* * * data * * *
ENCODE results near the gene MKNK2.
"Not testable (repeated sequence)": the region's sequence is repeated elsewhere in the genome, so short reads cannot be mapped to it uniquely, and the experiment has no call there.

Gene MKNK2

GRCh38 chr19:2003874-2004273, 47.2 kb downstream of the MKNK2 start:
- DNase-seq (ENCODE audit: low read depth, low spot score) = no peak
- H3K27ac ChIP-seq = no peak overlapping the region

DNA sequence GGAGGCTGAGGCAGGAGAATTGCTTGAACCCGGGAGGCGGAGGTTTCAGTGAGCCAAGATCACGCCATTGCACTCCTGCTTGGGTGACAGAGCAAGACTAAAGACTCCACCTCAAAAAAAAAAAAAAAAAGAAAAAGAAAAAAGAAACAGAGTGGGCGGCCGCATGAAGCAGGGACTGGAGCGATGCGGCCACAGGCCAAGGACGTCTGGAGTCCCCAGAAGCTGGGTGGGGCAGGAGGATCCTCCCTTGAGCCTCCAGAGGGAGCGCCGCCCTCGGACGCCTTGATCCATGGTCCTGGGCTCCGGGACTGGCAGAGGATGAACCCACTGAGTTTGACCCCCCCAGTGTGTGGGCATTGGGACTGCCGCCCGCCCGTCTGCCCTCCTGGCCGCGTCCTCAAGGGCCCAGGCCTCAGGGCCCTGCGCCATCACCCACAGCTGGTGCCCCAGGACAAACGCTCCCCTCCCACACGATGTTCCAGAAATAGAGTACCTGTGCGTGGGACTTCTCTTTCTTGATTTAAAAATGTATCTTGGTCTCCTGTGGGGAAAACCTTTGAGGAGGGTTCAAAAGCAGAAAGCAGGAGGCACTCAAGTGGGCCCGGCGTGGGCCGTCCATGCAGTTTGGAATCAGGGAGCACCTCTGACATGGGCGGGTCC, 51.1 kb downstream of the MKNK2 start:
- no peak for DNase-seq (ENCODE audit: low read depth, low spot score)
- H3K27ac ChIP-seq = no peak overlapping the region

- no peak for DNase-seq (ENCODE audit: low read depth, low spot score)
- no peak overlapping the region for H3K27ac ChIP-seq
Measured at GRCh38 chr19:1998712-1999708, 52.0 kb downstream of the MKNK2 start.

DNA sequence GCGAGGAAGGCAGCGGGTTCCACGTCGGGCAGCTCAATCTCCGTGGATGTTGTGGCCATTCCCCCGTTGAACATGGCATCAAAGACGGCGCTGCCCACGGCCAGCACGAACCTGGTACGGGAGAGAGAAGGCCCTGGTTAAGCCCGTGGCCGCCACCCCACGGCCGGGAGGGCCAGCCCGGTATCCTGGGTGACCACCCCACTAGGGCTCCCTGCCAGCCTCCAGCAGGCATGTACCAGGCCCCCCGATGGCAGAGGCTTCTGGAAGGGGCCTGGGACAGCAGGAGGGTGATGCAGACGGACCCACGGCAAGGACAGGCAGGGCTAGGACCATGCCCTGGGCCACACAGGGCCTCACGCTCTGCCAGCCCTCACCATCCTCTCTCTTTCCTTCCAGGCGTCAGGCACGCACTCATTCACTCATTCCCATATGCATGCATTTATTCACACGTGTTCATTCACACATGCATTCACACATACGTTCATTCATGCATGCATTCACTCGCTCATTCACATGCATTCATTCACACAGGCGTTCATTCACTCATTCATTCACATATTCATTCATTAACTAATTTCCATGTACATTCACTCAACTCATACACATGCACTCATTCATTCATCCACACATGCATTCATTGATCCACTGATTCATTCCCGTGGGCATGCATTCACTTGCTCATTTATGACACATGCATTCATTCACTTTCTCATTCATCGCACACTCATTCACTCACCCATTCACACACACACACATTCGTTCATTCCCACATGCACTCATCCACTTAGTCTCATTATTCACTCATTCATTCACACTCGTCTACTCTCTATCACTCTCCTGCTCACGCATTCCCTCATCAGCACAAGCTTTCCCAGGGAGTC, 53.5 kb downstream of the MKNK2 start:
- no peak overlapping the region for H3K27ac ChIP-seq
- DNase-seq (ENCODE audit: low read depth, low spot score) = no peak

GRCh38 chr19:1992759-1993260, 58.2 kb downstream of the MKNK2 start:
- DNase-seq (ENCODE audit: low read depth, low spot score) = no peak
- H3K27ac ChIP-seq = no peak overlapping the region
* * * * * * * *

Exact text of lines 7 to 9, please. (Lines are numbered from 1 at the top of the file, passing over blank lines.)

DNA sequence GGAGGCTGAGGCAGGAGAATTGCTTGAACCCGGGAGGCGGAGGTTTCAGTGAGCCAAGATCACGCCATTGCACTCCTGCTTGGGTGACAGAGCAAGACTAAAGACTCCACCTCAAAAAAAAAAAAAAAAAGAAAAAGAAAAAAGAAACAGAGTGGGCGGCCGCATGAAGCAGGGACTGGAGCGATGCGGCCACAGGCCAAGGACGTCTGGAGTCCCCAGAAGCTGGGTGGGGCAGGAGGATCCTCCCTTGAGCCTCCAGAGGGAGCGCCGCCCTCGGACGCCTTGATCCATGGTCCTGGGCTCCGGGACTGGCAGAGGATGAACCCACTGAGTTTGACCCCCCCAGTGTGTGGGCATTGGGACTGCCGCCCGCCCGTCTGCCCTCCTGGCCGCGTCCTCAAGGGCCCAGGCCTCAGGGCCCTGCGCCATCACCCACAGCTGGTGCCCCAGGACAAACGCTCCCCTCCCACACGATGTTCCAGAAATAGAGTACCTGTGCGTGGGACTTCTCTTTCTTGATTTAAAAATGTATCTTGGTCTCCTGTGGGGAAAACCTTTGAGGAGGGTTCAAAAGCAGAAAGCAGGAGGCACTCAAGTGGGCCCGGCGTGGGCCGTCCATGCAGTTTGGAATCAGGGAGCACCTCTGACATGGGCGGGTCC, 51.1 kb downstream of the MKNK2 start:
- no peak for DNase-seq (ENCODE audit: low read depth, low spot score)
- H3K27ac ChIP-seq = no peak overlapping the region